by Dr. Sherin Elkhawaga
The Tuthmosis Pharoahs
The ancient Egyptians had a tradition of repeating the same
name of their Pharoahs in different dynasties. Thus a father,son
and grandson would have the same name but with first , second
or third after it.
The name TUTHMOSIS was given to four pharaohs in the 18th
dynasty. This dynasty was a strong one, a dynasty which also
included Queeen Hatshipsut, one of the most powerful queens
For reading more articles about ancient Egypt click on: www.kingtutshop.com
Tuthmosis I was the third king in the 18th Dynasty.His mother
was Semisene. His birth name we are told was Tuthmosis, meaning
"Born of the god Thoth", though this is a Greek
version. His actual Egyptian name was Djehutymes I, but he
is also sometimes referred to as Thutmose I, or Thutmosis
I. His thrown name was A-Kheper-ka-re (Aakheperkara). He gained
the thrown at a fairly late age, and may have ruled from 1503-1491BC.
Nevertheless, he staged a series of brilliant military campaigns
that were to establish Egypt's 18th Dynasty. So effective
were these efforts that we believe he must have started preparations
of the military operations during the last years of Amenhotep
I's rule. Ahmose son of Ebana, an admiral during Tuthmosis
I's reign, tells us that a campaign into Nubia where he penetrated
beyond the Third Cataract was highly successful. Tuthmosis
may have defeated the Nubian chief in hand to hand combat
and returned to Thebes with the body of the fallen chief hanging
on the prow of his ship.
His greatest campaigns were in the Delta and his battles against
the Syrians as he finally reached the Euphrates River. This
expedition opened new horizons that led later to Egypt's important
role in he trade and diplomacy of the Late Bronze Age Near
East. Tuthmosis I brought Egypt a sense of stability and his
military campaigns healed the wounds of Thebians.
It was by Mutnofret (Mutnefert), a minor queen who was the
sister of his principle wife, Ahmose, that his heir, Tuthmosis
II was born. Before he had two sons that had died before him.However,
his more famous offspring was Queen Hatshepsut, a daughter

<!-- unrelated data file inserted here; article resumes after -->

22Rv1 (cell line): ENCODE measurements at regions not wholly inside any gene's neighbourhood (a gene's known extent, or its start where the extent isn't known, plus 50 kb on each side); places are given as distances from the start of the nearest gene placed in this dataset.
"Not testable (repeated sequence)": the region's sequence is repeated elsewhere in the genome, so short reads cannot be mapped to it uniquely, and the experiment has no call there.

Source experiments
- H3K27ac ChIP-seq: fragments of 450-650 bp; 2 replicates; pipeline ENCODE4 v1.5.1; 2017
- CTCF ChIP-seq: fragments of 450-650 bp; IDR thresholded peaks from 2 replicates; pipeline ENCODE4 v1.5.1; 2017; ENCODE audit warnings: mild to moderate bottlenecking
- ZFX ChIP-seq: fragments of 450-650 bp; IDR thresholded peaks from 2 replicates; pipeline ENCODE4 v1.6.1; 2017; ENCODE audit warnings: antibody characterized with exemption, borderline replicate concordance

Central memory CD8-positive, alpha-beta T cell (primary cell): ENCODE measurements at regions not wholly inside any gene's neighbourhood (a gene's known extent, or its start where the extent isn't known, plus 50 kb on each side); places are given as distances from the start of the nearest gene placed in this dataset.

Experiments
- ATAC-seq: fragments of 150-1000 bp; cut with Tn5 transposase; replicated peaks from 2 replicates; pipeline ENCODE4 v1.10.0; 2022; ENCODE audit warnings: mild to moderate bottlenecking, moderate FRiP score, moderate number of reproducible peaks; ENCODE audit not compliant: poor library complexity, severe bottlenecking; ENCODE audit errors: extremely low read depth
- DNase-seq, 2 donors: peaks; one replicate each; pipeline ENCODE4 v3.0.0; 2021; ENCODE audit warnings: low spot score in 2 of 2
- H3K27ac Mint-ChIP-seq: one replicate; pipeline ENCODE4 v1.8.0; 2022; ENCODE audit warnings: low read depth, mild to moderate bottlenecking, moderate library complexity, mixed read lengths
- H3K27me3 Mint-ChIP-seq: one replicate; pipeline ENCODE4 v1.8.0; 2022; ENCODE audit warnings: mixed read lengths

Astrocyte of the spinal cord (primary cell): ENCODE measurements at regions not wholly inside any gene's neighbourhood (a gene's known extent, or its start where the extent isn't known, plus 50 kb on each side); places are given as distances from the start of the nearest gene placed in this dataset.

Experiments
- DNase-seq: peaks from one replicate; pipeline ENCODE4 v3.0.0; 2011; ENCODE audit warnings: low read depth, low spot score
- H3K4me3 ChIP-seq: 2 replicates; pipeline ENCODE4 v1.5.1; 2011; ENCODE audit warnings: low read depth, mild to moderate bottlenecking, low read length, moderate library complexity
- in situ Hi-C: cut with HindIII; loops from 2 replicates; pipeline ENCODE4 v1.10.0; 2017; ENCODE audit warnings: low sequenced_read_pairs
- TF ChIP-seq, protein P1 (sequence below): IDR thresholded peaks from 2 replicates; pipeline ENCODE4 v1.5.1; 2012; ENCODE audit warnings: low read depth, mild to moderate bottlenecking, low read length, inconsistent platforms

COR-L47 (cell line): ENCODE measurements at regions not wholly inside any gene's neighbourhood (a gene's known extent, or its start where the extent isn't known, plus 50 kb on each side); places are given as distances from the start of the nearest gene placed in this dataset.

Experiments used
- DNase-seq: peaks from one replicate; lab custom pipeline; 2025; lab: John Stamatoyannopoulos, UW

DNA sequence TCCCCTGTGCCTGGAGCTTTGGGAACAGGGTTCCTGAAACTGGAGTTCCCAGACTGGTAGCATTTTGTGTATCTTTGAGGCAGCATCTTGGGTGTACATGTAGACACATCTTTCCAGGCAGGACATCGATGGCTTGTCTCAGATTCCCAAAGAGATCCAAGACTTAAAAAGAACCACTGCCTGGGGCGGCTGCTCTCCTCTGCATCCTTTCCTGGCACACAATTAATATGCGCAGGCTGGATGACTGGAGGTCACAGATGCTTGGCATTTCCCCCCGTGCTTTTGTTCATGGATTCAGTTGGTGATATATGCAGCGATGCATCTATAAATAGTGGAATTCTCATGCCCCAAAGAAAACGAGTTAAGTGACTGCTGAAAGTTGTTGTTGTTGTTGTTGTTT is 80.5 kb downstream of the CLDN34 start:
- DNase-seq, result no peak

by Ahmose who would rule after her husband and brother's death.
After the death of Ahmose, he probably even took Hatshepsut
as his own wife until his death. Ahmose may have also provided
him with another daughter by the name of Nefrubity who is
depicted with Tuthmosis I and Ahmose in the temple of Hatshepsut
at Deir el-Bahri.
He was the fourth king in the 18th dynasty, the son of Tuthomosis
I. In order to strengthen his position and legitimize his
rule, he was married to Hatshepsut, the oldest daughter of
Tuthmosis I and Queen Ahmose. She was very possibly older
then Tuthmosis II. During this period, Hatshepsut also carried
the title, "God's Wife of Amun", a position she
may have had even before the death of Tuthmosis I.
Hatshepsut would have been both Tuthmosis II's half sister
and cousin. In the light of history she became a much better
known pharaoh then her husband. Tuthmosis II had only one
son. Tuthmosis II must have realized the ambitions of his
wife, because he attempted to foster the ascent of his son
to the throne by naming his son as his successor before he
died. But upon Tuthmosis II's death, his son was still very
young, so Hatshepsut took advantage of the situation by at
first naming herself as regent, and then taking on the full
role of the pharaoh. He may have also had as many as two daughters
by Hatshepsut. We are fairly sure one of them was named Neferure
and another possible daughter named Neferubity.
Tuthmosis II did not rule much as he was weak and he only
ruled for thirteen years after which Queen Hatshipsut made
a lot of changes.
It took a while for Tuthmosis III to gain power as his stepmother
and aunt was very powerful at that time.However when he did
take the reigns he was a very good ruler.
Tuthmosis III became a great pharaoh in his own right, and
has been referred to as the Napoleon of ancient Egypt.But
perhaps is reputation is due to the fact that his battles
were recorded in great detail by the archivist, royal scribe
and army commander, Thanuny. The battles were recorded on
the inside walls surrounding the granite sanctuary at Karnak.
These events were recorded at Karnak because Tuthmosis's army
marched under the banner of the god, Amun, and Amun's temples
and estates would largely be the beneficiary of the spoils
of Tuthmosis' wars.
From inscriptions left on walls of the temples we find that
Tuthmosis started to have troubles from Prince Kadesh of Palestine
and Syria. He of course due to his vast military training
had to deal with all those things.
Thutmose immediately set out with his army and crossing the
Sinai desert he marched to the city of Gaza, which had remained
loyal to Egypt. The events of the campaign are well documented
because they are engraved onto the walls of the temple of
Karnak Tuthmosis III fought with considerable nerve and cunning.He
marched to Gaza in ten days and planned the battle to take
Megiddo which was held by a rebellious prince named Kadesh.
There were three possible approaches to Megiddo, two of which